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January 1 2015

Are Ocean Asteroid Impacts Really a Serious Threat?


If a space rock were to hit the Earth at just the right location in the oceans, it could cause massive waves that could inundate U.S. coastlines, a new computer simulation suggests.

For instance, if an asteroid were to hit the continental shelf off the Maryland coast, it could produce 23-foot-high (7 meters) waves, causing flooding from New York to Georgia that would take hours to recede. A similar impact off the coast of California could flood major power plants along the coast, the research also suggests.

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January 1 2015

Four Ways Spacefaring Microbes Could Muck Up The Solar System


WHEN SCIENTISTS LAUNCH A SPACECRAFT INTO SPACE, THEY'RE ALSO LAUNCHING THOUSANDS OF BACTERIA ALONG WITH IT

To prepare the Curiosity rover for its trip to Mars, NASA scrubbed it with alcohol and baked it at 230°F. This is part of the agency’s protocol for “planetary protection,” a policy devised in the 1950s to keep earthly microbes from contaminating other worlds.

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January 1 2015

Nano Sensor Could Detect Microscopic Aliens


When exploring the solar system or interstellar space, some scientists look for signs that we might not be the only life in the universe. They might look for radio signals or evidence of organic chemistry familiar here on Earth.

But what if the signals or chemistry of alien life are completely unfamiliar to us? How would we recognize them?

Scientists at the Swiss research center, EPFL, think a clue could come from movement. They’ve created a tiny device that detects nanoscale vibrations that occur inside microscopic beings.

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January 1 2015

Robotic Cuttlefish Swims with Undulating Fins


As much as we enjoyed all of the robots performing in the ETH Zurich Autonomous Systems Lab’s video, one robot in particular stood out.

You may have spotted it too, at about 1:30: a robot with four orthogonal fins called Sepios.

The official Sepios swimout was in May of this (not much longer this, but still this) year.

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January 1 2015

Fanged Frog Species Gives Birth to Live Young


Frogs and other amphibians lay eggs, but mammals give birth to live young, right? Not always. A newly described species of frog gives birth to live tadpoles, and is the only known frog to do so, researchers say.

The discovery happened one night last summer, when researcher Jim McGuire was tromping through the rainforest in Sulawesi, an Indonesian island east of Borneo. McGuire stumbled across what looked like a single male frog. But when he reached out to grab it, he found himself holding much more.

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January 1 2015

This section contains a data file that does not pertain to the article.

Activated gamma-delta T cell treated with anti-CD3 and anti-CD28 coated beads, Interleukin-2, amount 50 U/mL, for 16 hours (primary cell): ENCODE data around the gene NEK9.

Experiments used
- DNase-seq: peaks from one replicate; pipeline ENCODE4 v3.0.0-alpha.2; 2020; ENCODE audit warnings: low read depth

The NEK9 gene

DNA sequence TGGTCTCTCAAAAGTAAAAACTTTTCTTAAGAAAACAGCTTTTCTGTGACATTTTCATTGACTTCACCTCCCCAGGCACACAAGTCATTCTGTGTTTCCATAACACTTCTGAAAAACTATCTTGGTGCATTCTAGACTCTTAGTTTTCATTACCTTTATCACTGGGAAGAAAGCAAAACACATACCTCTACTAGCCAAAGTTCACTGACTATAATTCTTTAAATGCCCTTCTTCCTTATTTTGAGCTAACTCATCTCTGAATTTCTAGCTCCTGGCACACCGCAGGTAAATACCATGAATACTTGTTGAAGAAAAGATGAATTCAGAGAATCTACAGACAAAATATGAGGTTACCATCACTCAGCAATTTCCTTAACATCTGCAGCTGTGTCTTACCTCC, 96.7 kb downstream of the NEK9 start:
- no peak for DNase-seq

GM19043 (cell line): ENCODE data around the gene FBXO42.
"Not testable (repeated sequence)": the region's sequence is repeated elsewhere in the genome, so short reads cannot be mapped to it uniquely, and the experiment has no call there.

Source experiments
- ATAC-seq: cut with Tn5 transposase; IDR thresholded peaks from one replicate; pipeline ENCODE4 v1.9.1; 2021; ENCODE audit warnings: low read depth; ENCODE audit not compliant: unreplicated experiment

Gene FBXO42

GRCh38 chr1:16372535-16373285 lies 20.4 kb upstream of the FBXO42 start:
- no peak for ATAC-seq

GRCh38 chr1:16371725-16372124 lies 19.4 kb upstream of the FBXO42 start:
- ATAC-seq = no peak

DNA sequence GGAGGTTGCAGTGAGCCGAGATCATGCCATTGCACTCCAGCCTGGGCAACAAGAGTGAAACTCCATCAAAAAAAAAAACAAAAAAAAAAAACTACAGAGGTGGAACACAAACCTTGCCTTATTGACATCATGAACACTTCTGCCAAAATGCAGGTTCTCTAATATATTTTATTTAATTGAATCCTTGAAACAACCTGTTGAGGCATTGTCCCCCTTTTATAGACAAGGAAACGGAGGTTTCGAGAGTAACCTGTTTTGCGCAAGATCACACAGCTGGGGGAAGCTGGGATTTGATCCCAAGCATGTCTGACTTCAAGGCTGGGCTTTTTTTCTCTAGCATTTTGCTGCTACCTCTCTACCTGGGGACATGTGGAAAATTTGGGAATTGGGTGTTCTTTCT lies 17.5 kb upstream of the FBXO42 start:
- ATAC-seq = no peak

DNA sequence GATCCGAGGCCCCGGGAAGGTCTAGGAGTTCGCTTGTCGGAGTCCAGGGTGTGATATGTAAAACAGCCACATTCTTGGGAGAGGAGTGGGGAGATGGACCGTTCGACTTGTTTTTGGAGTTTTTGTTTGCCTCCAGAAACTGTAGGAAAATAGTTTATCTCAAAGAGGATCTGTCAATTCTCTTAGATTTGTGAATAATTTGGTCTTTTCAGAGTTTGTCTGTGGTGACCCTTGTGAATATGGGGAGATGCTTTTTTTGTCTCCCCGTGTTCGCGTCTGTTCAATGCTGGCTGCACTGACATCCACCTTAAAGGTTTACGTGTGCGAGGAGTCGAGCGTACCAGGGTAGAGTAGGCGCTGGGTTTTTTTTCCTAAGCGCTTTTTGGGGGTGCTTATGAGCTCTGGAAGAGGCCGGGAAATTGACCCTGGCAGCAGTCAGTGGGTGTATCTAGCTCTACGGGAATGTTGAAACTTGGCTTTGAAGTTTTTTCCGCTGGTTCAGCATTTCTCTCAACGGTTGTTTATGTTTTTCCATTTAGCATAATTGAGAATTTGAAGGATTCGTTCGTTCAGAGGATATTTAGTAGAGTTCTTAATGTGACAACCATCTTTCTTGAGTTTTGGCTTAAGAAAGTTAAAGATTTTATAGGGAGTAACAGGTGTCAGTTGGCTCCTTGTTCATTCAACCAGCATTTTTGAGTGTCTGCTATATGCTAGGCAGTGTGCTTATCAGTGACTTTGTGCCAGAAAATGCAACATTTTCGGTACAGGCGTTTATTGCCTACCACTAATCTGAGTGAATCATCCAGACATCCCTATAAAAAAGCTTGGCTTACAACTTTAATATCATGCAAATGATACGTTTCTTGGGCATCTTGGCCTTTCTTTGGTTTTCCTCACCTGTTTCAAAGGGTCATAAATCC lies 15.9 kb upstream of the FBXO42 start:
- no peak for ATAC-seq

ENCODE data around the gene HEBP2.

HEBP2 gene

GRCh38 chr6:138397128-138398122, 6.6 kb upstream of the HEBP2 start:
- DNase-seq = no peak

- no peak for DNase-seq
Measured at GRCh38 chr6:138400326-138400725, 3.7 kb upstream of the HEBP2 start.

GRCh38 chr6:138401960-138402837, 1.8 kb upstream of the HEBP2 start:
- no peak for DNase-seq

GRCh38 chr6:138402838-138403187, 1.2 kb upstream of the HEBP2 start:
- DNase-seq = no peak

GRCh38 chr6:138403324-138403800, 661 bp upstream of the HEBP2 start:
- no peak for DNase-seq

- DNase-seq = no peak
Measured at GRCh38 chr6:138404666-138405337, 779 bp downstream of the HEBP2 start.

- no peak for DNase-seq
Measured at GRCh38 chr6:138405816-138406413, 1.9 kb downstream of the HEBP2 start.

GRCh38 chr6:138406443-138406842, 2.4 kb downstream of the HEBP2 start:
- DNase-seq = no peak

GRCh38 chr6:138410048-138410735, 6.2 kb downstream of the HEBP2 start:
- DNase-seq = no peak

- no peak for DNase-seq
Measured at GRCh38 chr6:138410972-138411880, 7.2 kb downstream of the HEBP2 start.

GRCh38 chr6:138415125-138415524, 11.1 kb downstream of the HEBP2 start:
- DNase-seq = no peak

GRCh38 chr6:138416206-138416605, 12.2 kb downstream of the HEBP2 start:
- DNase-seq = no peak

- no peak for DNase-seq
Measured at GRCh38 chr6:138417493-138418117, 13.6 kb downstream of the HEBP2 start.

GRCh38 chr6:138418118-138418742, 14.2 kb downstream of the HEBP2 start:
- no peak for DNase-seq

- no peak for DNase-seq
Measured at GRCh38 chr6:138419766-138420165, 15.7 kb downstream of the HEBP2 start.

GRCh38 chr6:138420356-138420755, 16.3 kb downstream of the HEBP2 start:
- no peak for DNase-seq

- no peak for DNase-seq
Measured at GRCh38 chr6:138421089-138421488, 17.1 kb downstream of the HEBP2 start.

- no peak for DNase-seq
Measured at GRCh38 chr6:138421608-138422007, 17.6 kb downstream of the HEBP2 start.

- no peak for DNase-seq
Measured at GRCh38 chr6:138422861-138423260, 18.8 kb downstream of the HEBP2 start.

A bilingual brain is prepped for more than a second language


Just before winter break, my fifth grader came home from school, opened her mouth and produced what sounded to me like a stuttering mess of gibberish. After complaining that when she spends the entire day immersed in Chinese, she sometimes can’t figure out what language to use, she carried on speaking flawless English to me and Chinese to a friend while they did their homework.

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January 1 2015

High and dry? Party drug could target excess drinking


A patent has been filed for a drug that produces some of ecstasy’s euphoric effects – and seems to put the brakes on boozing

In 2012, alcohol played a part in 3.3 million deaths worldwide. Awareness campaigns and prevention services have done little to reduce the amount that people drink overall, and consumption has remained steady or increased around the world. The scale of the problem has led people, including David Nutt, a psychopharmacologist at Imperial College London, to want to try a different approach.

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January 1 2015

Alcohol archaeology: I recreate beverages with heritage


How did you start making ancient drinks?
One of the first we made was the Midas beverage, based on residues in bronze vessels recovered from the Midas tomb in Turkey, which dates from 700 BC. These pointed to an unusual drink combining wine, barley beer and mead. There were also food remains in the tomb that suggested a barbecued lamb or goat stew with lentils and spices. We tried to recreate the funerary feast as a way of bringing the past to life.

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January 1 2015

Ancient Middle East Shipwrecks Shed Light on Shipbuilding History


Archaeological excavations in Turkey that began in 2004 have yielded a unique historical treasure — 37 shipwrecks from the Byzantine Empire, eight of which are now described in a new report.